With the crisis of the Modern Movement and the birth of Postmodernism – marked by the books of Robert Venturi (Complexity and Contradiction in Architecture, 1966; Learning from Las Vegas, with Denise Scott-Brown and Steven Izenour, 1972) and Charles Jencks (The Language of Post Modern Architecture, 1977) – we still talk about style, but intended as an extrinsic and ironic “quotationism”. The architecture of the last 50 years has been strongly influenced by this irreverent and false approach, interpreting style as an interchangeable language, according to contexts and conveniences. This has happened especially in the Middle East, where too much has been “learned” from Las Vegas and in general from urban growth along a strip, as Venturi predicted. This has meant, especially in Dubai, the construction of a considerable number of ugly postmodern buildings, concentrated along the Sheikh Zayed Road, among which the Al Yaqoub Tower certainly stands out for its exhibitionism, in imitation of London’s Big Ben.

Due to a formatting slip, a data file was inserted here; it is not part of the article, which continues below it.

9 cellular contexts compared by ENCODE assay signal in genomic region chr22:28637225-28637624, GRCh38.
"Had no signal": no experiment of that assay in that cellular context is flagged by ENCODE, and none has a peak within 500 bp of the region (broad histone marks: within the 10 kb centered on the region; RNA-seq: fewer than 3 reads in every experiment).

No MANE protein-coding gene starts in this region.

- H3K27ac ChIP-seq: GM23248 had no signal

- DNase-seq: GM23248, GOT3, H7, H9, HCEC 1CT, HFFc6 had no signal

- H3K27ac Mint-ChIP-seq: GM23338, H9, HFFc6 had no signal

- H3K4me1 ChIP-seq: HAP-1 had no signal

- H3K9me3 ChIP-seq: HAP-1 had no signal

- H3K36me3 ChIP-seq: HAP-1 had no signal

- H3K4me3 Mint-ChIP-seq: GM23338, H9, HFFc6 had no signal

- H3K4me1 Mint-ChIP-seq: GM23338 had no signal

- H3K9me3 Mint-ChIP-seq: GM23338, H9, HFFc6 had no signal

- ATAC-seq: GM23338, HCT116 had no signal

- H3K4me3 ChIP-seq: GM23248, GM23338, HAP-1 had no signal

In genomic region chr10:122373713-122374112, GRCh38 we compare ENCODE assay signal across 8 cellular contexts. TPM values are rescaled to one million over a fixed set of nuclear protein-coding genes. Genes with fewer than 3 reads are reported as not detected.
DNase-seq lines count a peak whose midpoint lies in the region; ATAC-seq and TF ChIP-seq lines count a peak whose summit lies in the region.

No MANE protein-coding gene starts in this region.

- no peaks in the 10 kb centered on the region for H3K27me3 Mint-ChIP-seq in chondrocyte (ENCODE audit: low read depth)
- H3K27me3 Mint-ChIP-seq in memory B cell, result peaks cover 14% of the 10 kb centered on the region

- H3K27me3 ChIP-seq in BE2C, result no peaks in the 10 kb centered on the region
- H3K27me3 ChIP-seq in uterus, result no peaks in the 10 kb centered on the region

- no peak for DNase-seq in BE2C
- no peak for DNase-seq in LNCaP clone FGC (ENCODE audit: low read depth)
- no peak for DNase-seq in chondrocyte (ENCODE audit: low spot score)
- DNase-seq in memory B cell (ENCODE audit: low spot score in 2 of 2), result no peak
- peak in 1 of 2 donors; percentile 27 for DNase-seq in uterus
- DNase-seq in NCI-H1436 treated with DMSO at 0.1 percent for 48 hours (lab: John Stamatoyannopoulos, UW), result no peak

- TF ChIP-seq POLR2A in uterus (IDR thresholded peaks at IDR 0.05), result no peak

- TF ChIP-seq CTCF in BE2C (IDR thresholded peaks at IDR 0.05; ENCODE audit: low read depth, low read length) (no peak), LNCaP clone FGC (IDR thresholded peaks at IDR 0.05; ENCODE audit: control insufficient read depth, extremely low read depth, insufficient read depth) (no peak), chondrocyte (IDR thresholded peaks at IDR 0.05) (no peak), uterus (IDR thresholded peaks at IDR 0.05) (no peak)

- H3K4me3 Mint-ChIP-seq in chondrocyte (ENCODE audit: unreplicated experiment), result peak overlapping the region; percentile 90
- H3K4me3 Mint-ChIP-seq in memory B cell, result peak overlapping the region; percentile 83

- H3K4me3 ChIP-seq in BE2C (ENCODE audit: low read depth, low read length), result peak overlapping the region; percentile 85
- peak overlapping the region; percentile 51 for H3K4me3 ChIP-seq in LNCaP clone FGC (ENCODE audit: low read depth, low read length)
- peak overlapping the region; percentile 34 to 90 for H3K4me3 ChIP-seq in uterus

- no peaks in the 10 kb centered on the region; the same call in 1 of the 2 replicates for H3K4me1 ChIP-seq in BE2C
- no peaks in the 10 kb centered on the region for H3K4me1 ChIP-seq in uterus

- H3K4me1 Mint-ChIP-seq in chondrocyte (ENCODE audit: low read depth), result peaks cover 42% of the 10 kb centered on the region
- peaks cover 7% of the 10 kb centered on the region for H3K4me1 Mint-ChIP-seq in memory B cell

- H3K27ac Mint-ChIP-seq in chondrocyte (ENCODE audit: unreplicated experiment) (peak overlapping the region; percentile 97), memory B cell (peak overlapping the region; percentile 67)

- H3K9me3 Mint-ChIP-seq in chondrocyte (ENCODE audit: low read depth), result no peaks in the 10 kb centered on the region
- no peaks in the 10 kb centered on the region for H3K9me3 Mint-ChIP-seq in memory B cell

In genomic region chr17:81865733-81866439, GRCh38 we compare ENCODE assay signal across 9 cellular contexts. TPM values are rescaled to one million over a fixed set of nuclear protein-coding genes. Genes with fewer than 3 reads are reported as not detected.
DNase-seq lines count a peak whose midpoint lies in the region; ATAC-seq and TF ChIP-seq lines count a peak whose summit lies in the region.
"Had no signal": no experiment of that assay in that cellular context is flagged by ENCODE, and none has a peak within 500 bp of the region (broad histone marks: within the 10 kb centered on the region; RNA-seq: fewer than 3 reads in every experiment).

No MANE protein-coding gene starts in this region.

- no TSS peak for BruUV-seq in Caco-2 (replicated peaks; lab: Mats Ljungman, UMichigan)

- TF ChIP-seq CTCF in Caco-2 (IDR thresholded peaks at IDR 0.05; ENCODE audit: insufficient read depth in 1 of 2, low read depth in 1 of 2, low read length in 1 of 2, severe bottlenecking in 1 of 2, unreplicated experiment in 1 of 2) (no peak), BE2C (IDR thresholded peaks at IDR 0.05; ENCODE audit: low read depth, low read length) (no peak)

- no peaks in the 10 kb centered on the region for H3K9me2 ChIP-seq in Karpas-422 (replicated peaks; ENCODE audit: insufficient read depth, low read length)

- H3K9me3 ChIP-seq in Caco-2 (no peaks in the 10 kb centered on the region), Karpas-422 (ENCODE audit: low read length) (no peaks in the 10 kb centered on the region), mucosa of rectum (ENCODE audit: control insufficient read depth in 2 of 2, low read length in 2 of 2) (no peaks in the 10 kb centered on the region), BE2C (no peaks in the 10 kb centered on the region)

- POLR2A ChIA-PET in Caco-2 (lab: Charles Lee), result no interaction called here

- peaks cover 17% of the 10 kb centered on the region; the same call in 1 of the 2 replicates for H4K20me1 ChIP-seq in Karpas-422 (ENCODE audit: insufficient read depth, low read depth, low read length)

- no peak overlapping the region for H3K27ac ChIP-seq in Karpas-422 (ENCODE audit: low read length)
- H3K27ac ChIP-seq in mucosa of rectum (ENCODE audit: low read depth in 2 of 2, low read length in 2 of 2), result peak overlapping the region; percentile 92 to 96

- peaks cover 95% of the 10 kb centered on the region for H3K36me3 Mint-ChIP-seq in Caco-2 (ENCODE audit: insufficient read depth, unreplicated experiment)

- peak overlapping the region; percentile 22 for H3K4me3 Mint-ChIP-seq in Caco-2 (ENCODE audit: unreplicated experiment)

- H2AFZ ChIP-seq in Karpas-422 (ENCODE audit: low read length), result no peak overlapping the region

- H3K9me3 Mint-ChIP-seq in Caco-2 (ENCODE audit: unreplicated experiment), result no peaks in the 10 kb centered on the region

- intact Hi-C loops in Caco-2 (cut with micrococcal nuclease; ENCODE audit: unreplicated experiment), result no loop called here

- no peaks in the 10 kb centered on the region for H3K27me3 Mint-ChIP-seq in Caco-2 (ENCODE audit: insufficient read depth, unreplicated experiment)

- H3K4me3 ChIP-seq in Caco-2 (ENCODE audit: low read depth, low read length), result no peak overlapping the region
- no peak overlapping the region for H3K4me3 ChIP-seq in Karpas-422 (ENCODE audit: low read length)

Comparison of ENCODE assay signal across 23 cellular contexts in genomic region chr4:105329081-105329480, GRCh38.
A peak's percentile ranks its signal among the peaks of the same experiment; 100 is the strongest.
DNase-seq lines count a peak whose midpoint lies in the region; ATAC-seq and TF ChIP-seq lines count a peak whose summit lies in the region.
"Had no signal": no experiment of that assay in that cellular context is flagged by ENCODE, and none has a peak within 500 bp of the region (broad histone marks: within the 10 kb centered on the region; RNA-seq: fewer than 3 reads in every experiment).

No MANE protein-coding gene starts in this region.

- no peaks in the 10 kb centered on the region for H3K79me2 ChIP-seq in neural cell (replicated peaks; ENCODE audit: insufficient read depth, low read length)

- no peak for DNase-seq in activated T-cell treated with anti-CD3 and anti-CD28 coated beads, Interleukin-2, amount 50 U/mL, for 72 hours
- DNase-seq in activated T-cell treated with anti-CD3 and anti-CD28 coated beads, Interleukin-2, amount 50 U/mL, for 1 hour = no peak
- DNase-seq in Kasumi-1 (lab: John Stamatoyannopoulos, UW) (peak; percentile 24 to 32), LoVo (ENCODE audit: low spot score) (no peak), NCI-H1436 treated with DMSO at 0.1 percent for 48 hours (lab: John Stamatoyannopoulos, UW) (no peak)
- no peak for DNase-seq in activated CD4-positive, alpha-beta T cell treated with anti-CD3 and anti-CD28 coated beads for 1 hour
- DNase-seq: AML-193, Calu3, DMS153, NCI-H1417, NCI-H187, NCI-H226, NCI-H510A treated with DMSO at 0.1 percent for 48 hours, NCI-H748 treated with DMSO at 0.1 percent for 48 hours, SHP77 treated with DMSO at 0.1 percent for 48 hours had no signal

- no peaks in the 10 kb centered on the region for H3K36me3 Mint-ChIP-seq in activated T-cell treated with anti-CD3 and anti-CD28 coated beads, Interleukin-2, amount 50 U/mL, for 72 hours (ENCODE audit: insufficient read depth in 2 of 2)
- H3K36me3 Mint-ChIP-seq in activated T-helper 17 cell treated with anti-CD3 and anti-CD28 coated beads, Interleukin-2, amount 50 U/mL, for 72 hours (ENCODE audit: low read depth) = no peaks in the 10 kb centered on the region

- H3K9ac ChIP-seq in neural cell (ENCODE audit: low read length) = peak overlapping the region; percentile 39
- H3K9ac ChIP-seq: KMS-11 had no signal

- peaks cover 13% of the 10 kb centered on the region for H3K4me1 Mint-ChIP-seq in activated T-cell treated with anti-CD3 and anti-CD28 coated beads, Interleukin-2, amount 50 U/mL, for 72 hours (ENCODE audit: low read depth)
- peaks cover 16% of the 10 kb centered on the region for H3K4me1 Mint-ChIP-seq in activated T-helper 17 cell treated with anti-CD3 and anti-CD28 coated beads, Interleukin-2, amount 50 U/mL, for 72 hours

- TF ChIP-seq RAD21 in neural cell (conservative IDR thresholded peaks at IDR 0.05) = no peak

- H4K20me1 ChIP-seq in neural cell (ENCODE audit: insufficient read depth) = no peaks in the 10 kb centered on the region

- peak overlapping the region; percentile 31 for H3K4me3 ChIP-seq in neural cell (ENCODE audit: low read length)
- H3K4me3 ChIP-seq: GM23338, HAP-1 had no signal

Alongside all this, however, the last decades in the UAE have seen the progressive recovery of local traditions, at least on a formal level, in an attempt to define an “Arab style” that, on the one hand, is linked to the history of those territories and, on the other, meets the expectations of tourists, fascinated by a generic “orientalism” of manner, whose roots go back to colonialism. However, it was a mainly extrinsic recovery, which did not take advantage – to quote a Western reference – of the reflections on “critical regionalism” theorized by Kenneth Frampton in the mid-1980s, as Cristiano Luchetti rightly points out in his interview with Brian Johnson and Wael Al-Masri, entitled Style. The results were therefore various and controversial, often carried out by the same architect, as for two projects created by GAJ (Godwin Austen Johnson) and illustrated by Luchetti. On the one hand, an intelligent combination of modernity and tradition (the complex of buildings created for the Sharjah Art Foundation), on the other, questionable operations such as the Al Seef district along the Dubai Creek, where the slavish re-proposition of traditional formal language, accompanied by a “modern” dimension of urban spaces, offers to the most sensitive visitor an unpleasant feeling of estrangement.